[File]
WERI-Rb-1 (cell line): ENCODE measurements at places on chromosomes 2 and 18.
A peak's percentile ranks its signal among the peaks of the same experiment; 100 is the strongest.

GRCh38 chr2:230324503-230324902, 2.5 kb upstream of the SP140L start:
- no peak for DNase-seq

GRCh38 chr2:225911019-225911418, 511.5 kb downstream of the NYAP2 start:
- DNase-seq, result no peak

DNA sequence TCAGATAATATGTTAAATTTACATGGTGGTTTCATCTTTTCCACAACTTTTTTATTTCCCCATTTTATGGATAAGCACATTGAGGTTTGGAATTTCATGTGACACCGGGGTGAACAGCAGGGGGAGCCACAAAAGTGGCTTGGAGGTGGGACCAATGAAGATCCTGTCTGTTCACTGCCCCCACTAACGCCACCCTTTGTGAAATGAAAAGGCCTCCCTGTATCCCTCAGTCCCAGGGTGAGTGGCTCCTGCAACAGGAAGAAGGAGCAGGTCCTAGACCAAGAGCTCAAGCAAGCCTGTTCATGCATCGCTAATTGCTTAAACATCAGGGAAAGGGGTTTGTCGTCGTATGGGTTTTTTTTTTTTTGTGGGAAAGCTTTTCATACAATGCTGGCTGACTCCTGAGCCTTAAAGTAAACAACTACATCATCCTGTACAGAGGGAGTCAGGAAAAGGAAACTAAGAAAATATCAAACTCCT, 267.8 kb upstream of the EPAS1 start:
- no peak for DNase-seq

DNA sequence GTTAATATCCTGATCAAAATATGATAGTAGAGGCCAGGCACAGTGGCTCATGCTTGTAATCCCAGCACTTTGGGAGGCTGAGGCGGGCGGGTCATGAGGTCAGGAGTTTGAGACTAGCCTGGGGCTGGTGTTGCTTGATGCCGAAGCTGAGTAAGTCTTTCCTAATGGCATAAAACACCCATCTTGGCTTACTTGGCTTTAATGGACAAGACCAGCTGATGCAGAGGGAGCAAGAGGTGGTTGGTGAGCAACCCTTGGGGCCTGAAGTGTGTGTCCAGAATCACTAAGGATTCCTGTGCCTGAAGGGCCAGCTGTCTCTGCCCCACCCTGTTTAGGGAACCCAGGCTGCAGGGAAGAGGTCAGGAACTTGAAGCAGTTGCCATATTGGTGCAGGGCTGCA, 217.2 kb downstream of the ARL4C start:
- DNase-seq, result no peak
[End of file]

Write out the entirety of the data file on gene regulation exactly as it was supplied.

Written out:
WERI-Rb-1 (cell line): ENCODE measurements at places on chromosomes 2 and 18.
A peak's percentile ranks its signal among the peaks of the same experiment; 100 is the strongest.

GRCh38 chr2:230324503-230324902, 2.5 kb upstream of the SP140L start:
- no peak for DNase-seq

GRCh38 chr2:225911019-225911418, 511.5 kb downstream of the NYAP2 start:
- DNase-seq, result no peak

DNA sequence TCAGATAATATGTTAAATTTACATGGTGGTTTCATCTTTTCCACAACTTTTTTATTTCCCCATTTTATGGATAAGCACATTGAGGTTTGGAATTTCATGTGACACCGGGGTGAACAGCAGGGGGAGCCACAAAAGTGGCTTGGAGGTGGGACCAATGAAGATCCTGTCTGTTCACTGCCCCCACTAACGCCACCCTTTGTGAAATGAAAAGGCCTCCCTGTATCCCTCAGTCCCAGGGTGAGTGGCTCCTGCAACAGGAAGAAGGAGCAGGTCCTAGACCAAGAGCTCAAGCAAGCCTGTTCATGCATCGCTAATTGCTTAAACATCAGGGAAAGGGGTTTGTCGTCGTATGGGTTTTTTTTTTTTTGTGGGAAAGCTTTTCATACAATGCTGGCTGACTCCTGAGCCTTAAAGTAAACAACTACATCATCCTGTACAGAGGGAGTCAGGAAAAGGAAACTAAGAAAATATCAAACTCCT, 267.8 kb upstream of the EPAS1 start:
- no peak for DNase-seq

DNA sequence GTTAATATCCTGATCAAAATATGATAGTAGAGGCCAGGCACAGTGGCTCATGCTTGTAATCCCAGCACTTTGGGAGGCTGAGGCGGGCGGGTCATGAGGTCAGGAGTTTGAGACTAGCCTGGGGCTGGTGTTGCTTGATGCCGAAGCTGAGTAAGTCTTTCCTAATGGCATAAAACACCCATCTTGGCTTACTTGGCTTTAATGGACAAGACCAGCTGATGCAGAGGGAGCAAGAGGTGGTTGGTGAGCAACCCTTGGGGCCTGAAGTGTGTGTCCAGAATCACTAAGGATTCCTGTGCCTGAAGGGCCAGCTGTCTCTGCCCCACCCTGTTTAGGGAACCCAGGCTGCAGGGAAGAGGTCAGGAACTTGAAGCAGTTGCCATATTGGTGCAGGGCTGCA, 217.2 kb downstream of the ARL4C start:
- DNase-seq, result no peak